Harvard | Mr. Political Consultant
GRE 337, GPA 3.85
Stanford GSB | Mr. Singing Banking Lawyer
GMAT 720, GPA 110-point scale. Got 110/110 with honors
Berkeley Haas | Ms. 10 Years Experience
GMAT To be taken, GPA 3.1
MIT Sloan | Mr. Refinery Engineer
GMAT 700- will retake, GPA 3.87
Yale | Ms. Social Impact AKS
GRE 315, GPA 7.56
Said Business School | Mr. Across The Pond
GMAT 680, GPA 2.8
Yale | Mr. Army Infantry Officer
GMAT 730, GPA 2.83
Wharton | Mr. Army & Consulting
GMAT 760, GPA 4.0
Berkeley Haas | Mr. 360 Consultant
GMAT 720, GPA 3.4
N U Singapore | Ms. Biomanager
GMAT 520, GPA 2.8
MIT Sloan | Mr. Low GPA Over Achiever
GMAT 700, GPA 2.5
Stanford GSB | Mr. Corp Finance
GMAT 740, GPA 3.75
Harvard | Mr. Improve Healthcare
GMAT 730, GPA 2.8
Berkeley Haas | Mr. Wake Up & Grind
GMAT 700, GPA 3.5
Darden | Mr. Fintech Nerd
GMAT 740, GPA 7.7/10
Stanford GSB | Mr. Minority Champ
GMAT 740, GPA 3.7
Darden | Mr. Senior Energy Engineer
GMAT 710, GPA 2.5
Harvard | Mr. Merchant Of Debt
GMAT 760, GPA 3.5 / 4.0 in Master 1 / 4.0 in Master 2
Stanford GSB | Mr. Indian Telecom ENG
GRE 340, GPA 3.56
Stanford GSB | Ms. East Africa Specialist
GMAT 690, GPA 3.34
Berkeley Haas | Mr. Hanging By A Thread
GMAT 710, GPA 3.8
Harvard | Mr. Nonprofit Social Entrepreneur
GMAT 740, GPA 3.7
Chicago Booth | Ms. Start-Up Entrepreneur
GRE 318 current; 324 intended, GPA 3.4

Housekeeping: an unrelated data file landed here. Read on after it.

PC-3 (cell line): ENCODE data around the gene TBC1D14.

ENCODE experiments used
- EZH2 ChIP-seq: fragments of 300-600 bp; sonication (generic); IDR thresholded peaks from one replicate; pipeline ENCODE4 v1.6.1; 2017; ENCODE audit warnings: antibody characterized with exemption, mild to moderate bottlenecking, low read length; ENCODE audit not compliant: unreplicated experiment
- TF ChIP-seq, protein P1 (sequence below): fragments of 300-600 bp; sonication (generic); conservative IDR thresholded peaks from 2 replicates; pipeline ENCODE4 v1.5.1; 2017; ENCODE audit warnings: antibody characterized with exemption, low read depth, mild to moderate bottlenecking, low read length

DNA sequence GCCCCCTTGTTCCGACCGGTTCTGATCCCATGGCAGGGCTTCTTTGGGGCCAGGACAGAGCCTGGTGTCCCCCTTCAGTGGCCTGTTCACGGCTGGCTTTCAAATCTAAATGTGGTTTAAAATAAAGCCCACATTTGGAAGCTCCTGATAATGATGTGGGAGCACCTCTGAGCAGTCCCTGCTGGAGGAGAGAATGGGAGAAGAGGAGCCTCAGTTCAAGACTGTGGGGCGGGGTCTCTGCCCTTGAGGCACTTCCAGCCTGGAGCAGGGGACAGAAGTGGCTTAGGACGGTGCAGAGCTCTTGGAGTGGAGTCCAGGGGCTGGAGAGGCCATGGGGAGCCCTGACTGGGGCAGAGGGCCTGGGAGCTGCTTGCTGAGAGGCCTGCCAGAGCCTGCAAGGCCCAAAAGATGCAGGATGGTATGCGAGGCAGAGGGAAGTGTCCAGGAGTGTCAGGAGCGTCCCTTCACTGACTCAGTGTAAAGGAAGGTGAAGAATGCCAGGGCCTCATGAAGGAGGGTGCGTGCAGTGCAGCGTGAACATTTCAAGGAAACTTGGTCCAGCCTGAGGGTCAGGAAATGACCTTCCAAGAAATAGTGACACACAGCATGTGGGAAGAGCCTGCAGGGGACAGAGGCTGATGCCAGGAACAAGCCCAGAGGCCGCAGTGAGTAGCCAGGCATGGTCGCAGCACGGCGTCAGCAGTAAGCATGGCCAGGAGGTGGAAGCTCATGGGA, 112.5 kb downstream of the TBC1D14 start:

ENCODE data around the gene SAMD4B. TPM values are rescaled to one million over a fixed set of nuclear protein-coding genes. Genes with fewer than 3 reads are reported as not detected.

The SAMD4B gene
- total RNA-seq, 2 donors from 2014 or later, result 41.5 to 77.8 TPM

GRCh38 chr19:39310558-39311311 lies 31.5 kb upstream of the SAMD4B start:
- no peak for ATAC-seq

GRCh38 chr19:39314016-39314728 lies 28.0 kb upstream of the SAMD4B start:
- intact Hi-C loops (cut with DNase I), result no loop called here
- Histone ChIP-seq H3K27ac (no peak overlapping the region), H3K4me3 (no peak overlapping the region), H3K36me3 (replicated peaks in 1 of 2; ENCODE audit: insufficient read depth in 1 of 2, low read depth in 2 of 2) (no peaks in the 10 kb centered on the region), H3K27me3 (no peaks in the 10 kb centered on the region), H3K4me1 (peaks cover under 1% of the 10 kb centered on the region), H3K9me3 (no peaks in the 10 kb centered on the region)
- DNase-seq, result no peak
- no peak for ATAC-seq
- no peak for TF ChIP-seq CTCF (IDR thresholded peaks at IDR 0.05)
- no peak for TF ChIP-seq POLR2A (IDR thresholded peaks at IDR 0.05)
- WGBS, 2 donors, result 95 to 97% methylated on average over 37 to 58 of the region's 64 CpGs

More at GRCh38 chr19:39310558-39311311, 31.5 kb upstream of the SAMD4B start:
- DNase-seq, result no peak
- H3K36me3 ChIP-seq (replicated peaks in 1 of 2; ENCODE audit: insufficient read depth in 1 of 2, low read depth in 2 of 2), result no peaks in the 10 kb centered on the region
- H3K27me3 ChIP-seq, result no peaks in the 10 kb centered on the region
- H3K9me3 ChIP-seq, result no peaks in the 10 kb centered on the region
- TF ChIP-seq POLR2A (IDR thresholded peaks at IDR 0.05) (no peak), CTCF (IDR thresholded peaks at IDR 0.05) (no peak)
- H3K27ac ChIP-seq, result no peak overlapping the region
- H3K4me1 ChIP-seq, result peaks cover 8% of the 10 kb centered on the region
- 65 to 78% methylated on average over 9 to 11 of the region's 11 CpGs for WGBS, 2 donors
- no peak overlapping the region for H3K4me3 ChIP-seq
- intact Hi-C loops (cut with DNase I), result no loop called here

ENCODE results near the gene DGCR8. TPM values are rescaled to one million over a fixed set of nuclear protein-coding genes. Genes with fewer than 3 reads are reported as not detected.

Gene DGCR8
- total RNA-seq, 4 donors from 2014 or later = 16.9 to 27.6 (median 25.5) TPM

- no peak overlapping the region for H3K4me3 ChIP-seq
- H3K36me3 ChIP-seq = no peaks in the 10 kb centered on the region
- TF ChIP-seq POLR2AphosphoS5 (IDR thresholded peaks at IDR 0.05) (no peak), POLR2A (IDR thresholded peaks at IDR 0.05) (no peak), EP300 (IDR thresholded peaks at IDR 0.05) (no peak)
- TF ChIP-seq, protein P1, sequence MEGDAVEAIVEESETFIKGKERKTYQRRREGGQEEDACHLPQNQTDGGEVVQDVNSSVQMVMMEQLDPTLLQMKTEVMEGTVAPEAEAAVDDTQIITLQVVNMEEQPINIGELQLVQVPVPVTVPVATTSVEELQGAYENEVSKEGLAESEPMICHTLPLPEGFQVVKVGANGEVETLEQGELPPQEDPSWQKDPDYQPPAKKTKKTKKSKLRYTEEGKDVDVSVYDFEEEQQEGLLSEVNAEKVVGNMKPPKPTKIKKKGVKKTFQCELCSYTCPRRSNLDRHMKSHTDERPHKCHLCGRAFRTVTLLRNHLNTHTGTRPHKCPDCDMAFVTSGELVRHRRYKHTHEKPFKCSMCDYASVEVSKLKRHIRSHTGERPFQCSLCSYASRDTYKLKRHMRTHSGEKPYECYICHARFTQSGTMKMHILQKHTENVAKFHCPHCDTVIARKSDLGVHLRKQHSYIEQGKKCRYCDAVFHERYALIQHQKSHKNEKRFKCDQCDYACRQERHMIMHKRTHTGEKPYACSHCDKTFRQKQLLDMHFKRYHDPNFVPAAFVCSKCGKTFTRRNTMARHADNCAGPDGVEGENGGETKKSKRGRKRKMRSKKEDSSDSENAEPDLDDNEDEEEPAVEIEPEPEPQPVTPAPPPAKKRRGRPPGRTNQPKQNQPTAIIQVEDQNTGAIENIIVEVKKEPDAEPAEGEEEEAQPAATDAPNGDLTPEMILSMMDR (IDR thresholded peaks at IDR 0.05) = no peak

Duke Fuqua | Ms. Health Care Executive
GMAT 690, GPA 3.3
Harvard | Mr. Professional Boy Scout
GMAT 660, GPA 3.83
IU Kelley | Mr. Construction Manager
GRE 680, GPA 3.02
IU Kelley | Mr. Clinical Trial Ops
GMAT Waived, GPA 3.33

Financing Your MBA

An excerpt from the new book Case Studies & Cocktails by Carrie Shuchart and Chris Ryan

An excerpt from the new book “Case Studies & Cocktails” by Carrie Shuchart and Chris Ryan

Just thinking about the cost of an MBA is enough to give you a case of angina. But before you start searching for your insurance card and calling 911, remember that this is an investment in your future, an investment that should teach you the practical application of calculating an ROI (return-on-investment), which is almost certainly positive.

Funding for an MBA can come from a variety of sources. The most realistic ones are financial aid/loans—federal and private; personal savings, grants and fellowships, and work-study positions. The most unrealistic sources of money? Highly-paid part-time work, that really rich uncle, online poker, day trading, and insider trading (we’re kidding, of course).

And while everyone has to figure out how to pay, there is no universal approach. This part of MBA planning is unique to you. Your resources, school, citizenship, and credit history will all play major roles in defining your payment approach.

Don’t be afraid to ask for help. Check with your school for the latest in advice and resources; opportunities (particularly for international students) will differ from place to place. This is a massive undertaking, it’s complicated, and there are people throughout your school who have much more experience with this stuff. Just because it has to do with money and you’re in an MBA program doesn’t mean that you’re expected to know all of the answers.